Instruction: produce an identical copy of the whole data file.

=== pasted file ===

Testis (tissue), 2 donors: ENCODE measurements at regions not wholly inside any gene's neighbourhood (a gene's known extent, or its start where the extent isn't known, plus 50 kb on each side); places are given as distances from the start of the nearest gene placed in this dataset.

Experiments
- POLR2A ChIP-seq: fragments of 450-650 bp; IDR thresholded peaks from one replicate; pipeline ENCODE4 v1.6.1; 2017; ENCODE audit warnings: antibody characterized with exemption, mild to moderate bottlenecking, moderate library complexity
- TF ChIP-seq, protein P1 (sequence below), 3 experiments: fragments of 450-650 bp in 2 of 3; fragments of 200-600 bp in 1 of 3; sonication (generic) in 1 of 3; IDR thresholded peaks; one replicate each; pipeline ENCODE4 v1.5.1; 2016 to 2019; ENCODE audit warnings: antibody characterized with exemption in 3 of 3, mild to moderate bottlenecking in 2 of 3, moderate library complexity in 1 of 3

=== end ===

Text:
Testis (tissue), 2 donors: ENCODE measurements at regions not wholly inside any gene's neighbourhood (a gene's known extent, or its start where the extent isn't known, plus 50 kb on each side); places are given as distances from the start of the nearest gene placed in this dataset.

Experiments
- POLR2A ChIP-seq: fragments of 450-650 bp; IDR thresholded peaks from one replicate; pipeline ENCODE4 v1.6.1; 2017; ENCODE audit warnings: antibody characterized with exemption, mild to moderate bottlenecking, moderate library complexity
- TF ChIP-seq, protein P1 (sequence below), 3 experiments: fragments of 450-650 bp in 2 of 3; fragments of 200-600 bp in 1 of 3; sonication (generic) in 1 of 3; IDR thresholded peaks; one replicate each; pipeline ENCODE4 v1.5.1; 2016 to 2019; ENCODE audit warnings: antibody characterized with exemption in 3 of 3, mild to moderate bottlenecking in 2 of 3, moderate library complexity in 1 of 3